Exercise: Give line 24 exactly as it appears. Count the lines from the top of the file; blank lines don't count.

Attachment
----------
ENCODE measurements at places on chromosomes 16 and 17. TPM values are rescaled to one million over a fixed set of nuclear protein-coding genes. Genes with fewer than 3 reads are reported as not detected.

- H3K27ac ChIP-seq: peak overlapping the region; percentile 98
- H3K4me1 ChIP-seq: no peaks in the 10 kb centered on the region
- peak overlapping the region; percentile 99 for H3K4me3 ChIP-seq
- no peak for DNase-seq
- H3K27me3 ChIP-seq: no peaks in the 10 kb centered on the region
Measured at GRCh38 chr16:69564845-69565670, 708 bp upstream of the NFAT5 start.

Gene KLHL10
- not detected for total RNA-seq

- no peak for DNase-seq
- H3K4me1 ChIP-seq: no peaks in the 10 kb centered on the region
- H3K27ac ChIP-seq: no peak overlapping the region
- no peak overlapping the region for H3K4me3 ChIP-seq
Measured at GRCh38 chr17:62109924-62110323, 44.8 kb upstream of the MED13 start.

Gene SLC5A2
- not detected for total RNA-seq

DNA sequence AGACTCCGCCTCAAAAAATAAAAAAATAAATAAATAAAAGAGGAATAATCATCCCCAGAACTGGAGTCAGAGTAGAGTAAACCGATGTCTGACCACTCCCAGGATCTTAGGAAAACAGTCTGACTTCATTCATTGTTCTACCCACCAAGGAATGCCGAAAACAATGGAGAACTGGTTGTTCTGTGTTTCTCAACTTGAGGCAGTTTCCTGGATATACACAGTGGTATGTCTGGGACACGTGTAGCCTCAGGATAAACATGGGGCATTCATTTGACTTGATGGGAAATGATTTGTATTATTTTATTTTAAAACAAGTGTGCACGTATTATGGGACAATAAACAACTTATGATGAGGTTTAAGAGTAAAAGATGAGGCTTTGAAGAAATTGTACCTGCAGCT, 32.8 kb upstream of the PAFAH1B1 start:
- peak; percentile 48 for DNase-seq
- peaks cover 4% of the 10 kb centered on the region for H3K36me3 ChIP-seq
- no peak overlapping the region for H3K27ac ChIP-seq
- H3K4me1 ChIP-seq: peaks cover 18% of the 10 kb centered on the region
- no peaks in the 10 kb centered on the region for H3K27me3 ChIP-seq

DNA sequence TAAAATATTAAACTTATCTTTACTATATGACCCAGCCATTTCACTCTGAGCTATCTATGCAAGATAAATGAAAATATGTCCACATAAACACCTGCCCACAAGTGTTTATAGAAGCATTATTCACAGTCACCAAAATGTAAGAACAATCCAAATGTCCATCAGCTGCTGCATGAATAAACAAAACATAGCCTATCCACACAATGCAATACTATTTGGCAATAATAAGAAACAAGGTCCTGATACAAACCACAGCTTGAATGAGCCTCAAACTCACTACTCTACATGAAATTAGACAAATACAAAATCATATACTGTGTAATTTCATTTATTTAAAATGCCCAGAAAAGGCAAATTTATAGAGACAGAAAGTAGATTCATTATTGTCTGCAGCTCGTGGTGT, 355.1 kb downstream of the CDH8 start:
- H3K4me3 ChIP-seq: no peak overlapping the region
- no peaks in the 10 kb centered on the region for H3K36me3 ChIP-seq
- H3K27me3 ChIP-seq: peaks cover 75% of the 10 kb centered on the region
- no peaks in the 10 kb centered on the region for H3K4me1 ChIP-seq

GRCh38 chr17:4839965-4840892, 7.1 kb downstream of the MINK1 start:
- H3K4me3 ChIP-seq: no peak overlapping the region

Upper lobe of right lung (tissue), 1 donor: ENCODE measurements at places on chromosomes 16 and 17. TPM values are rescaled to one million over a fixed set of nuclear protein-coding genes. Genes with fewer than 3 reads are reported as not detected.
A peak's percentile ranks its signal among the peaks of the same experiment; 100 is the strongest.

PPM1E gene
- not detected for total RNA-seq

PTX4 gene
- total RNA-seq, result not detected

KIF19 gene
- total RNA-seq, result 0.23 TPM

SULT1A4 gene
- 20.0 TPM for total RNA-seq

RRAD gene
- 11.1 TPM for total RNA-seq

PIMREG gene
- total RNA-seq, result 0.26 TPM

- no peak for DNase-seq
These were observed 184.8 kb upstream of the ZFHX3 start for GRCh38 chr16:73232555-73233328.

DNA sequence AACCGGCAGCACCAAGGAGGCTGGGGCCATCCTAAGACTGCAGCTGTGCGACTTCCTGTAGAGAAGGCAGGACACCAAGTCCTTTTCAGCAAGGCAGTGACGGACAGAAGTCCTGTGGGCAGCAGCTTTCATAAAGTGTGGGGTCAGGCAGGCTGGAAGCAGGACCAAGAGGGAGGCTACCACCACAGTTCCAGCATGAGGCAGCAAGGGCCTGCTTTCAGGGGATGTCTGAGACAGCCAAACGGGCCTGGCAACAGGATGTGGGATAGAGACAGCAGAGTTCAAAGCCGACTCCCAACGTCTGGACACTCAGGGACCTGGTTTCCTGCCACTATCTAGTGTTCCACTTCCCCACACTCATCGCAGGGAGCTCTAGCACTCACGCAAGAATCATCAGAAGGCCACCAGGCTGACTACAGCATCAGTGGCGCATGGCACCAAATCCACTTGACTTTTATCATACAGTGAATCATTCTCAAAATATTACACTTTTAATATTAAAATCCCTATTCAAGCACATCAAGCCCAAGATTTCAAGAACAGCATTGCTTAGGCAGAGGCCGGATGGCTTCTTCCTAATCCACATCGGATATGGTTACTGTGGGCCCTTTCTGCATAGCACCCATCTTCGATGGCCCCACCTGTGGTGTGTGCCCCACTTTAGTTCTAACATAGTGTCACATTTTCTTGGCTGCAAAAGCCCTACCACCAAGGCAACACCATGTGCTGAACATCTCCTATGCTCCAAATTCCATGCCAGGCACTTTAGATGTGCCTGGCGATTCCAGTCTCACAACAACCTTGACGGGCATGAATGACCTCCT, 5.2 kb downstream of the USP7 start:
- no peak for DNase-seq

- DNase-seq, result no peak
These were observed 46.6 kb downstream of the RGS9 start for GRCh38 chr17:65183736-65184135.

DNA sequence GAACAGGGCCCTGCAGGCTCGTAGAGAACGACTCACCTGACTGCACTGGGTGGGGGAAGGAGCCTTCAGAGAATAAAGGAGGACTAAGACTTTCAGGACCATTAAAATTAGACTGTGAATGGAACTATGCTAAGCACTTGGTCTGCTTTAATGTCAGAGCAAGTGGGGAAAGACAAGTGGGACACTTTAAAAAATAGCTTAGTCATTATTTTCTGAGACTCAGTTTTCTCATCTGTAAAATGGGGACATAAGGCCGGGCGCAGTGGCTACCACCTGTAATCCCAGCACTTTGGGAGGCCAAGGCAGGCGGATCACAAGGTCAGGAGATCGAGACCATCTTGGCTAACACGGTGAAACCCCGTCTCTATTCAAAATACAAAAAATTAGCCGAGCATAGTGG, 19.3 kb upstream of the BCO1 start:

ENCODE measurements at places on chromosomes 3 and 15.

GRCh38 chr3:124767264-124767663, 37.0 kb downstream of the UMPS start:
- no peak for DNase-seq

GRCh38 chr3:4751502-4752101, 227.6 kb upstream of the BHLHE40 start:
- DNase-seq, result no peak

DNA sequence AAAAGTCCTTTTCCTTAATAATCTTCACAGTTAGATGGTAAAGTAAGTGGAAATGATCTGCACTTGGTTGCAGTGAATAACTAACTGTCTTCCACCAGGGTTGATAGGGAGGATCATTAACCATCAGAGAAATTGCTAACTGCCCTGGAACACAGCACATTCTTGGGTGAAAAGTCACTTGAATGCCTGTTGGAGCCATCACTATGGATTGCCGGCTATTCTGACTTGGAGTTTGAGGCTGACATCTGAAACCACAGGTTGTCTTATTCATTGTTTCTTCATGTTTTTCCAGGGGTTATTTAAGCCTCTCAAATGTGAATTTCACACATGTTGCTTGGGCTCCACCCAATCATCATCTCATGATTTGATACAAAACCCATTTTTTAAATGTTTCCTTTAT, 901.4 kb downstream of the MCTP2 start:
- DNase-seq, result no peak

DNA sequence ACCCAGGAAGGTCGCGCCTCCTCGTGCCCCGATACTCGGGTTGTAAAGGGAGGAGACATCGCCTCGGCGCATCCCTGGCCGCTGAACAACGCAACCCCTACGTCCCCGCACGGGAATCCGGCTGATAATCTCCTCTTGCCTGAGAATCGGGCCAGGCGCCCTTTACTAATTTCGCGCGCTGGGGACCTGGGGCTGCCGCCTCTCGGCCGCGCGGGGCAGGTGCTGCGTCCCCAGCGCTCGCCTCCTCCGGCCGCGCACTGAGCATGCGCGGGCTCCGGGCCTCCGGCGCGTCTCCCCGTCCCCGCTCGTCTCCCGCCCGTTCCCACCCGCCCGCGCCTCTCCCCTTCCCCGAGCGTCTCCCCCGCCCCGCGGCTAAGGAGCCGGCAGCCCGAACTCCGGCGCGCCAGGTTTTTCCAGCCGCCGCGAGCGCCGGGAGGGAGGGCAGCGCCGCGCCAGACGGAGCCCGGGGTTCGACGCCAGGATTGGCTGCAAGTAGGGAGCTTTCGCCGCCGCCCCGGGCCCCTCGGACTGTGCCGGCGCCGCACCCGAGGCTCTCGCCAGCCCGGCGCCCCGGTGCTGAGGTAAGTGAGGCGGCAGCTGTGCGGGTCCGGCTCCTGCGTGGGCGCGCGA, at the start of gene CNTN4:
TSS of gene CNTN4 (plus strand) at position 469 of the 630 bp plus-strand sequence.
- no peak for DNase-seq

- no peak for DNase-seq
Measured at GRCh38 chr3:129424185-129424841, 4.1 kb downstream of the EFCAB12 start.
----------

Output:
- H3K4me3 ChIP-seq: no peak overlapping the region